“Remember and Honor” — MRFF Board Member John Compere on the meaning, history, and traditions of Memorial Day

Published On: May 26, 2024|Categories: News|0 Comments|
Headshot of John Compere on American Flag background

Memorial Day is May 27 and our national holiday for remembering and honoring the patriotic men and women who sacrificed their lives in the military service of this country to preserve the democracy and freedoms we cherish as Americans. Many Americans do not know this is its real meaning. 

A remembrance day has been observed since 1868 to honorably memorialize our brave military members who gave their lives defending this country. The genesis came from American women who decorated the graves of fallen soldiers with flowers in reverent remembrance during and after the Civil War. It was originally known as Decoration Day. 

It became Memorial Day and a federal holiday on the last Monday of May by the 1971 National Holiday Act. The National Moment of Remembrance Act of 2000 requests that we pause for one minute at 3pm on Memorial Day as an act of national unity to remember and honor America’s fallen military heroes. Memorial Day weekend also traditionally starts the summer vacation season.

Memorial Day should not be confused with Veterans Day (every November 11th) recognizing living and deceased military veterans who honorably served any length of time during peace or war and are no longing serving or Armed Forces Day (3rd Saturday in May) recognizing military men and women currently serving. We commemorate three distinct categories of military service with three different national observances. Memorial Day is for those who served but never made it out of their uniform, Veterans Day is for those who served and hung up their uniform and Armed Forces Day is for those still serving in uniform. 

The first American revolutionary fatality was Crispus Attucks, an American stevedore of African and Native descent, killed by the British during the Boston Massacre over 250 years ago. Eight citizen-soldiers fell later at the beginning of American Revolution armed hostilities near Lexington, Massachusetts. Approximately 1,355,000 have perished fighting for this country and over 40,000 remain missing in action. There will be more as long as we humans remain a warring species.“Only the dead have seen the end of war”  wisely warned Greek Philosopher PLATO.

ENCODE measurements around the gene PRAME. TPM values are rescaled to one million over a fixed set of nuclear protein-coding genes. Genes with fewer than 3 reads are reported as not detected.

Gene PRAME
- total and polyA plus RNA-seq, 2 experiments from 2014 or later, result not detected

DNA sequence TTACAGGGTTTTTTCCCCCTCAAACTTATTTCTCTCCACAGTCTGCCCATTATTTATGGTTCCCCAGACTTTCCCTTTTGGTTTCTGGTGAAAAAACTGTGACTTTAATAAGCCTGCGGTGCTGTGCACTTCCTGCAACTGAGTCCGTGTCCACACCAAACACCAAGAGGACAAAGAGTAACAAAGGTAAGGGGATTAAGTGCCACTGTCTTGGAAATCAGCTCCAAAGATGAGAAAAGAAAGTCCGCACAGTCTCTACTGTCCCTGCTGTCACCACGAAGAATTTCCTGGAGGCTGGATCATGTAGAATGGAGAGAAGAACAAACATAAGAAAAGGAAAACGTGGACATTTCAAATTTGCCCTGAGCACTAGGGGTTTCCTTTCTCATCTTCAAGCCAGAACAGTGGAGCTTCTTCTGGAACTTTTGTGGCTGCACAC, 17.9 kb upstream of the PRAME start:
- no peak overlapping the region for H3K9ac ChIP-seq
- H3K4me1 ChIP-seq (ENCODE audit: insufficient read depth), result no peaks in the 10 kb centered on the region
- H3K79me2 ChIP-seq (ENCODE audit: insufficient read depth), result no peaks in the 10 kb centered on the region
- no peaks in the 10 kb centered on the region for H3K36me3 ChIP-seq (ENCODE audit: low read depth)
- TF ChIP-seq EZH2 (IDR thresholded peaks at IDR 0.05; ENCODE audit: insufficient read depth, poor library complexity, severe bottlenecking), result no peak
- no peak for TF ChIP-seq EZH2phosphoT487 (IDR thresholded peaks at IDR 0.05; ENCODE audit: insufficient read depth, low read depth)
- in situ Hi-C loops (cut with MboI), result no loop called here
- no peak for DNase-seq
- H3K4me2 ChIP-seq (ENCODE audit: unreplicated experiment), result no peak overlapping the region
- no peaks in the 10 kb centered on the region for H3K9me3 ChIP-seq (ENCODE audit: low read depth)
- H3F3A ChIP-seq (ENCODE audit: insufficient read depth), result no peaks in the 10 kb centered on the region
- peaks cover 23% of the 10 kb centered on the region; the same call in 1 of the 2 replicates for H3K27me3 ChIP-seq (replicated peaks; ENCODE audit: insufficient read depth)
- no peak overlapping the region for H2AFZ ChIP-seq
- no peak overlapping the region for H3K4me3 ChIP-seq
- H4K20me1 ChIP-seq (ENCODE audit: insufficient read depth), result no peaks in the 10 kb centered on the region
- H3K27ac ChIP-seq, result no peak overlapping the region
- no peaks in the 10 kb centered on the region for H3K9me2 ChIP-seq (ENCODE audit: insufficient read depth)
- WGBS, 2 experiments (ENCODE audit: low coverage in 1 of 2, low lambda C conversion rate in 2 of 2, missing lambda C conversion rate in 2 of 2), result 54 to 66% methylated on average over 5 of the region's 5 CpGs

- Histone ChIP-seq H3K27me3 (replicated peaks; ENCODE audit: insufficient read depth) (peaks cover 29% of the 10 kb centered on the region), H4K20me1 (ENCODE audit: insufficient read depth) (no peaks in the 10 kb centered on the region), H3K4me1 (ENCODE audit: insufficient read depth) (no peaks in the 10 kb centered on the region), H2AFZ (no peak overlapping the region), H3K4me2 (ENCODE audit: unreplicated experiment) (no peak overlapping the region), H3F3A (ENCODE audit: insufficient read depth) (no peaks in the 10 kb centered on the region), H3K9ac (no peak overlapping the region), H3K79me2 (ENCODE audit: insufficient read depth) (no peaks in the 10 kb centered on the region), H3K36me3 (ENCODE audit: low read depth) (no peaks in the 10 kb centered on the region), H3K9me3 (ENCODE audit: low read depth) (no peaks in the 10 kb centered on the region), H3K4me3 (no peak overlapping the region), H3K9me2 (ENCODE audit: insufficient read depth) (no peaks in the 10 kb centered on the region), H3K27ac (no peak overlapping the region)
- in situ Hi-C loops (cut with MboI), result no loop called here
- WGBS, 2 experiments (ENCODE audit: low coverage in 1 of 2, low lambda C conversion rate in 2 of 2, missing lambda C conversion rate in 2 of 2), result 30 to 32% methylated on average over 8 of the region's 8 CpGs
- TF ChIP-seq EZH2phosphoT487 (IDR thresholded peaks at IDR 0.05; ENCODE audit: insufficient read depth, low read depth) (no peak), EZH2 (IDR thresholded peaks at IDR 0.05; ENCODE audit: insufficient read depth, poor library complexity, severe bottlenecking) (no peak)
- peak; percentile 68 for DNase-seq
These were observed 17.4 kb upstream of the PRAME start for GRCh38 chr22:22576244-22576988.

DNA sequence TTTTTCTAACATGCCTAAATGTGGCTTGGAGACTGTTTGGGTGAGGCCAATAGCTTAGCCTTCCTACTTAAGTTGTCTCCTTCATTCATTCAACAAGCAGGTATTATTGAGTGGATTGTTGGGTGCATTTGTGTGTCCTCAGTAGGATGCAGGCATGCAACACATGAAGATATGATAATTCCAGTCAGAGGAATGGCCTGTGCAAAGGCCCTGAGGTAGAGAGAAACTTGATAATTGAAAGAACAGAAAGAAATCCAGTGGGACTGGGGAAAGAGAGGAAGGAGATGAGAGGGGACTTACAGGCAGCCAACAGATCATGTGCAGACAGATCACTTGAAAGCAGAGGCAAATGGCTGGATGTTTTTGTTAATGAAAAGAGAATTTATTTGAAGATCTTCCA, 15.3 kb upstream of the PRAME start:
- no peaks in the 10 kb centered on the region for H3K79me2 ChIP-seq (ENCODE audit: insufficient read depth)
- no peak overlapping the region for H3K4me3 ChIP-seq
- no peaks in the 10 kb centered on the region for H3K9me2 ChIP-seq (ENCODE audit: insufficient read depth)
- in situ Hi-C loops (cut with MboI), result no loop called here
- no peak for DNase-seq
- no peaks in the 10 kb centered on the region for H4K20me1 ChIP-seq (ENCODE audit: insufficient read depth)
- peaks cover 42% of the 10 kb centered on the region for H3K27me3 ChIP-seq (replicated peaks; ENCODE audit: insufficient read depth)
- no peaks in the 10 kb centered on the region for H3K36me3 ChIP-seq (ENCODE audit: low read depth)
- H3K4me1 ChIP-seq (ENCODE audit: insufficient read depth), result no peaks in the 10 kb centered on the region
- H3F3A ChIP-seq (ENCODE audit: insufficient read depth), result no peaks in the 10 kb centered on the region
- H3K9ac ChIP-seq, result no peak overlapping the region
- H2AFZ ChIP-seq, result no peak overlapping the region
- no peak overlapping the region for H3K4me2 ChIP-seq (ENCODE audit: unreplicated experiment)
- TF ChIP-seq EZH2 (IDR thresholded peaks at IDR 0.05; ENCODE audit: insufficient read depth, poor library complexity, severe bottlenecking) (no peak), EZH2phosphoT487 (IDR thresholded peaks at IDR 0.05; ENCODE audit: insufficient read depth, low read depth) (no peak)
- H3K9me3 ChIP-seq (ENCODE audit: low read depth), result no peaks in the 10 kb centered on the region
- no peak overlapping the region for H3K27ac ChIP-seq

Patriotic remembrance ceremonies and events are held throughout the country, including the National Memorial Day Concert on the US Capitol lawn and a wreath placing ceremony by the President at the Tomb of the Unknown Soldier in Arlington National Cemetery. The third annual Flowers of Remembrance Day event allows the public to lay a flower at the Tomb. The American Legion crimson poppy flower is sold and worn as the nationally recognized symbol of sacrifice for those who gave their lives in the service of this country.

On Memorial Day, the American flag is traditionally raised to the top of the staff in the morning and lowered to half-staff until noon when it is raised back to full staff for the rest of the day. Lowering the flag to half-staff represents remembrance of those fallen. Return to full staff symbolizes their memory being raised by the living who resolve not to let their sacrifice be in vain, but to rise up and continue the fight for freedom, democracy and justice.

Another American tradition observed for Memorial Day is the placing of coins on graves of deceased military members who gave their lives serving our country. It is a symbolic act of respect and gratitude for their service and sacrifice. Coins of different denominations have distinct meanings (Penny – you knew the deceased, Nickel – you and the deceased attended basic training together, Dime – you and the deceased served together, and Quarter – you were present when the deceased was killed). Vietnam War veterans established a different but related coin tradition. Change of any denomination can be left at the grave of a deceased military comrade as the “down-payment” on a promise to buy him or her a drink when you meet in the afterlife. The custom of placing coins with the deceased originated in ancient Greek mythology.

Wherever you may be this Memorial Day, please pause for a moment to respectfully remember the brave military men and women who sacrificed their precious lives for our cherished American democracy and individual liberties.

“On this day, we come together again to reflect, to remember, but above all, to recommit to the future our fallen heroes fought for, that generations of servicemembers who died for a future grounded in freedom, democracy, equality, tolerance, opportunity, and, yes, justice.” – President Joe Biden (Memorial Day, White House, 2023)

John Compere
Brigadier General, US Army (Retired)
Disabled American Veteran (Vietnam Era)
Board Member, Military Religious Freedom Foundation
Texas rancher

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